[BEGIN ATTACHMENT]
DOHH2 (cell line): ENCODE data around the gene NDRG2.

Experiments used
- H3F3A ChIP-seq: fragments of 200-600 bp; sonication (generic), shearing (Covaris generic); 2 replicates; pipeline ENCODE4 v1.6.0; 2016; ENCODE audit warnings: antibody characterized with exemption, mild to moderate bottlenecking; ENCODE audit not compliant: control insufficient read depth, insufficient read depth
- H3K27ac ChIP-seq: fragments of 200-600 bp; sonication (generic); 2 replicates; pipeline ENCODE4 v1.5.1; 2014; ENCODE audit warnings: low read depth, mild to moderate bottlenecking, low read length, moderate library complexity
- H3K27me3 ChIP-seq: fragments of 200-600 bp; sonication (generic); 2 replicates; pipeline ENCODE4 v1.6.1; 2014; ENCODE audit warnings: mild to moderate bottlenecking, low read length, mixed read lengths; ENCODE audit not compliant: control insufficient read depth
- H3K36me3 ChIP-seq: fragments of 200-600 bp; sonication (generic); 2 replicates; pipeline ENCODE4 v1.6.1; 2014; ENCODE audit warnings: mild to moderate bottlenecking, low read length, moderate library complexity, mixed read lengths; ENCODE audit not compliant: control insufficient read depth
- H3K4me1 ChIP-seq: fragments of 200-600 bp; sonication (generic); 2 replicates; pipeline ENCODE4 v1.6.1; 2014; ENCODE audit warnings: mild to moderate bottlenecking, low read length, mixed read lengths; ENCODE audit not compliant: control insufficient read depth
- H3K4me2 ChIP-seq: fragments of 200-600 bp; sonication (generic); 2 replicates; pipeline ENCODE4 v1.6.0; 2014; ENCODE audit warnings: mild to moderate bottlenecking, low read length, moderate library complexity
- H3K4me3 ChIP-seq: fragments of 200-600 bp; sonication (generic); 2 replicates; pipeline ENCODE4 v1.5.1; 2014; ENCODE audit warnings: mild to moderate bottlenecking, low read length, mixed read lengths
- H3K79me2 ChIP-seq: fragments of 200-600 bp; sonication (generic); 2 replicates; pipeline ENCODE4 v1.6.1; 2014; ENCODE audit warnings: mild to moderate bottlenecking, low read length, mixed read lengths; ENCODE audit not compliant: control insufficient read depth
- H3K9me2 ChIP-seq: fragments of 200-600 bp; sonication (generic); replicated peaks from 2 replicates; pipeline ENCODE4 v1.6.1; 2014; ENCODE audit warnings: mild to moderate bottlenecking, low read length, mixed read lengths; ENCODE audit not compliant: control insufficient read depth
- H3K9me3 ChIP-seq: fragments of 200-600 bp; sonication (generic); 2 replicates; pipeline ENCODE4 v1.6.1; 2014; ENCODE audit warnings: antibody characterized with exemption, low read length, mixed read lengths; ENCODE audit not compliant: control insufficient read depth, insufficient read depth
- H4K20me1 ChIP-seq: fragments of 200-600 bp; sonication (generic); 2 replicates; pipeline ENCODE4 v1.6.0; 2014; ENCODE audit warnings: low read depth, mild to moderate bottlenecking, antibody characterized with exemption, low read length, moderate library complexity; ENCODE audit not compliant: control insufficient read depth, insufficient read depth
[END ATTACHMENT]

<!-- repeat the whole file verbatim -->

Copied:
DOHH2 (cell line): ENCODE data around the gene NDRG2.

Experiments used
- H3F3A ChIP-seq: fragments of 200-600 bp; sonication (generic), shearing (Covaris generic); 2 replicates; pipeline ENCODE4 v1.6.0; 2016; ENCODE audit warnings: antibody characterized with exemption, mild to moderate bottlenecking; ENCODE audit not compliant: control insufficient read depth, insufficient read depth
- H3K27ac ChIP-seq: fragments of 200-600 bp; sonication (generic); 2 replicates; pipeline ENCODE4 v1.5.1; 2014; ENCODE audit warnings: low read depth, mild to moderate bottlenecking, low read length, moderate library complexity
- H3K27me3 ChIP-seq: fragments of 200-600 bp; sonication (generic); 2 replicates; pipeline ENCODE4 v1.6.1; 2014; ENCODE audit warnings: mild to moderate bottlenecking, low read length, mixed read lengths; ENCODE audit not compliant: control insufficient read depth
- H3K36me3 ChIP-seq: fragments of 200-600 bp; sonication (generic); 2 replicates; pipeline ENCODE4 v1.6.1; 2014; ENCODE audit warnings: mild to moderate bottlenecking, low read length, moderate library complexity, mixed read lengths; ENCODE audit not compliant: control insufficient read depth
- H3K4me1 ChIP-seq: fragments of 200-600 bp; sonication (generic); 2 replicates; pipeline ENCODE4 v1.6.1; 2014; ENCODE audit warnings: mild to moderate bottlenecking, low read length, mixed read lengths; ENCODE audit not compliant: control insufficient read depth
- H3K4me2 ChIP-seq: fragments of 200-600 bp; sonication (generic); 2 replicates; pipeline ENCODE4 v1.6.0; 2014; ENCODE audit warnings: mild to moderate bottlenecking, low read length, moderate library complexity
- H3K4me3 ChIP-seq: fragments of 200-600 bp; sonication (generic); 2 replicates; pipeline ENCODE4 v1.5.1; 2014; ENCODE audit warnings: mild to moderate bottlenecking, low read length, mixed read lengths
- H3K79me2 ChIP-seq: fragments of 200-600 bp; sonication (generic); 2 replicates; pipeline ENCODE4 v1.6.1; 2014; ENCODE audit warnings: mild to moderate bottlenecking, low read length, mixed read lengths; ENCODE audit not compliant: control insufficient read depth
- H3K9me2 ChIP-seq: fragments of 200-600 bp; sonication (generic); replicated peaks from 2 replicates; pipeline ENCODE4 v1.6.1; 2014; ENCODE audit warnings: mild to moderate bottlenecking, low read length, mixed read lengths; ENCODE audit not compliant: control insufficient read depth
- H3K9me3 ChIP-seq: fragments of 200-600 bp; sonication (generic); 2 replicates; pipeline ENCODE4 v1.6.1; 2014; ENCODE audit warnings: antibody characterized with exemption, low read length, mixed read lengths; ENCODE audit not compliant: control insufficient read depth, insufficient read depth
- H4K20me1 ChIP-seq: fragments of 200-600 bp; sonication (generic); 2 replicates; pipeline ENCODE4 v1.6.0; 2014; ENCODE audit warnings: low read depth, mild to moderate bottlenecking, antibody characterized with exemption, low read length, moderate library complexity; ENCODE audit not compliant: control insufficient read depth, insufficient read depth